The mean rib hump before surgery was 15.0°, SD 3.5 (range 8–22) and was corrected to mean 6.8°, SD 2.4 (range 3–13) at 6 months and mean 8.3°, SD 2.6 (range 4–15) at 24 months after surgery. The mean change in the clinically measured rib hump between 6 and 24 months post-surgery was 1.6°, SD 1.3 (range 0–5°), similar to a previous published larger TASF cohort [18], with 7 patients in the current study recording a rib hump change of 3° or greater.

The main thoracic Cobb angle before surgery was mean 55.8°, SD 5.9 (range 43–69), which was corrected to mean 21.0°, SD 7.1 (range 8–35) after surgery, as measured on the available standing PA radiograph taken 6 months after surgery. The change in Cobb angle measured from the reformatted supine CT data between 6 and 24 months post-surgery ranged from −6 to 3°. The patient that showed a −6° change in Cobb angle was the only patient to show a change greater in magnitude than 3° and, furthermore, had no statistically significant inter-endplate rotations within or adjacent to the instrumented spinal levels.

Intra-observer variability

Intra-observer variability for change in inter-endplate rotation between 6 and 24 months post-surgery was ±4.2° with a 95% confidence interval of ±8.2°. This 95% confidence interval of ±8.2° was used to define measurable changes in vertebral rotation between 6 and 24 months post-surgery. Only values greater in magnitude than an 8.2° change were deemed significant, as values of lesser magnitude could not (with 95% confidence interval) be considered reliable measures of actual change.

CT image analysis: inter- and intra-vertebral rotations

Of the 32 participants analysed, there was 1 patient with a measurable change in inter-vertebral rotation in the first un-instrumented disc above the construct using the 95% confidence interval of ±8.2°. Only one statistically significant change in intra-vertebral rotation was measured in the first un-instrumented vertebra below the construct between the 6- and 24-month post-operative scans, whilst there were no significant changes in rotation for the first un-instrumented disc inferior to the construct across the patient datasets (Table 1). Examples of patients with and without statistically significant inter- or intra-vertebral rotation changes between the 6- and 24-month post-operative low-dose CT scans are given in Figs. 7 and 8.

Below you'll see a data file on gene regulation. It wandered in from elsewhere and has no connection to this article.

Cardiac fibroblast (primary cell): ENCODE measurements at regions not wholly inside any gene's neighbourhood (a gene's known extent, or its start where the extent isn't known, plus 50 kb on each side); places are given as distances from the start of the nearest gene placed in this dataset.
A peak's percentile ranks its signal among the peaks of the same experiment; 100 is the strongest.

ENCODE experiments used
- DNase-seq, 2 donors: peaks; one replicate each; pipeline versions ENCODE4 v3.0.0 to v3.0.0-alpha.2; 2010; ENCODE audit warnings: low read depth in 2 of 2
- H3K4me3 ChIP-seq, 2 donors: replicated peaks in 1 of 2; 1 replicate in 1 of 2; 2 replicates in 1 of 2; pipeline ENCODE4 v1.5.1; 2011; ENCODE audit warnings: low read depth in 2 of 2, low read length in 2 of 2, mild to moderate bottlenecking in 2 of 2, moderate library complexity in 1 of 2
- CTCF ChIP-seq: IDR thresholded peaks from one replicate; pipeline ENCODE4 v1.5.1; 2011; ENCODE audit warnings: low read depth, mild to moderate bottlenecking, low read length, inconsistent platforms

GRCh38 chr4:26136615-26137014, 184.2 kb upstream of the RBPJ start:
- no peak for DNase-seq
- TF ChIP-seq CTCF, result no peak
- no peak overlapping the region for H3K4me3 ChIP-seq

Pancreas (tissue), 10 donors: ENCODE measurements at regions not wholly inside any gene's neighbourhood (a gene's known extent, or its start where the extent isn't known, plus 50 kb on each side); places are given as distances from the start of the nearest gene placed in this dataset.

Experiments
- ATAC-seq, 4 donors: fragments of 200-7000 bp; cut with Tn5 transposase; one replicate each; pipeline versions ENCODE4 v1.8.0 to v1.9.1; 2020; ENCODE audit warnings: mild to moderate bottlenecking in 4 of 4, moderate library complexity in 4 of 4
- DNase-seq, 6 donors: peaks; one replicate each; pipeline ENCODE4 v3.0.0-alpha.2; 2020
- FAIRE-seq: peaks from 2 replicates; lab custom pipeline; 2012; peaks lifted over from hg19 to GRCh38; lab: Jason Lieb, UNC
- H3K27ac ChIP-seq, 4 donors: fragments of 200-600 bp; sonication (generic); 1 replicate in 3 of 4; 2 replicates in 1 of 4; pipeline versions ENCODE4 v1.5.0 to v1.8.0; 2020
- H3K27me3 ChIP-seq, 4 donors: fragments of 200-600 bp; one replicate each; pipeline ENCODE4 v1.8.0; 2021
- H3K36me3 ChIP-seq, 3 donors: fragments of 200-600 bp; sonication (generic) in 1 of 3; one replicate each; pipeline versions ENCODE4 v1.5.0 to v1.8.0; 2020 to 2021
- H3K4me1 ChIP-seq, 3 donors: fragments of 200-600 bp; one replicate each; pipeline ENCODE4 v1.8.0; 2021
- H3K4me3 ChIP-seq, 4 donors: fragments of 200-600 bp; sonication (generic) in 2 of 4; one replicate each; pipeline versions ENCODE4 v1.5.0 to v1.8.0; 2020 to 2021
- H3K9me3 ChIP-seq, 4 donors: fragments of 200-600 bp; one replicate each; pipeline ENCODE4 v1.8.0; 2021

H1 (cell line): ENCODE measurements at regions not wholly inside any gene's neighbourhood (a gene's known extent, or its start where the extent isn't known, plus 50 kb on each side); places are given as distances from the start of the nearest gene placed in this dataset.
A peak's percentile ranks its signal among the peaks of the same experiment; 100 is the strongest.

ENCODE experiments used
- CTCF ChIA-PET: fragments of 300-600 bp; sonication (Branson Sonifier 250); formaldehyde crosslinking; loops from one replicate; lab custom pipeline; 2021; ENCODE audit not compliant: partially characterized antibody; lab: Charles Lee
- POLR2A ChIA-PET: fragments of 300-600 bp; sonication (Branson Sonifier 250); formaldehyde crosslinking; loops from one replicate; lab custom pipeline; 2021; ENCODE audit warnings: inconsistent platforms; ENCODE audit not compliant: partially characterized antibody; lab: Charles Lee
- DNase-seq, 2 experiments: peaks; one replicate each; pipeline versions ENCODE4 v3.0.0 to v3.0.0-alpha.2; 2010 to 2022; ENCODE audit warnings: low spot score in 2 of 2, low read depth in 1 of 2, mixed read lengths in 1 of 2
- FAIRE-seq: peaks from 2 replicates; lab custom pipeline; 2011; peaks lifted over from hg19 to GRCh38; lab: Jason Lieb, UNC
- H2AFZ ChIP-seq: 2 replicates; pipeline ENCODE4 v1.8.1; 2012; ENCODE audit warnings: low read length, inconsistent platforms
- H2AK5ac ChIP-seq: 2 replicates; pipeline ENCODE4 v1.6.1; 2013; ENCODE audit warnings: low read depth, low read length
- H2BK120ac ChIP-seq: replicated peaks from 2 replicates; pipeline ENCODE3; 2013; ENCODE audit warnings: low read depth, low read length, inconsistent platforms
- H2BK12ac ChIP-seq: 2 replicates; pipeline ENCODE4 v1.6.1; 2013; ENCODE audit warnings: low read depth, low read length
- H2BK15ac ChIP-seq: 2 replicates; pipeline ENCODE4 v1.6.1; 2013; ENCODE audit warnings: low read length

Table 1

The inter- and intra-vertebral rotation changes for all 32 patients, between 6 and 24 months post-surgery by vertebral level. Statistically significant (>95% limit of intra-observer agreement) changes in inter- and intra-vertebral rotation between 6 and 24 months after surgery are coloured yellow. The blue squares outlined in bold represent the instrumented spinal levels (be they inter- or intra-vertebral levels), and grey squares are the un-instrumented levels caudal or cephalad to the instrumented fusion construct. When examined with respect to the apical vertebra location (level marked with bold borders for each patient), positive values below the apex and negative values above the apex both indicate increases in the inter/intra-vertebral rotation between 6 and 24 months post-surgery (i.e. loss of surgical correction)

Fig. 7

Four statistically significant changes of inter- or intra-vertebral rotation were measured in this individual patient between the 6- and 24-month post-operative low-dose CT scans following T6-T12 TASF with apex T9. (the red vertical lines indicate 95% confidence interval, and four values were larger than this.)

Fig. 8

No statistically significant changes in inter- or intra-vertebral rotation were measured in this individual patient between the 6- and 24 month post-operative low-dose CT scans following T6-T12 TASF with apex T8-T9. (the red vertical lines indicate 95% confidence interval, and no values were larger than this.)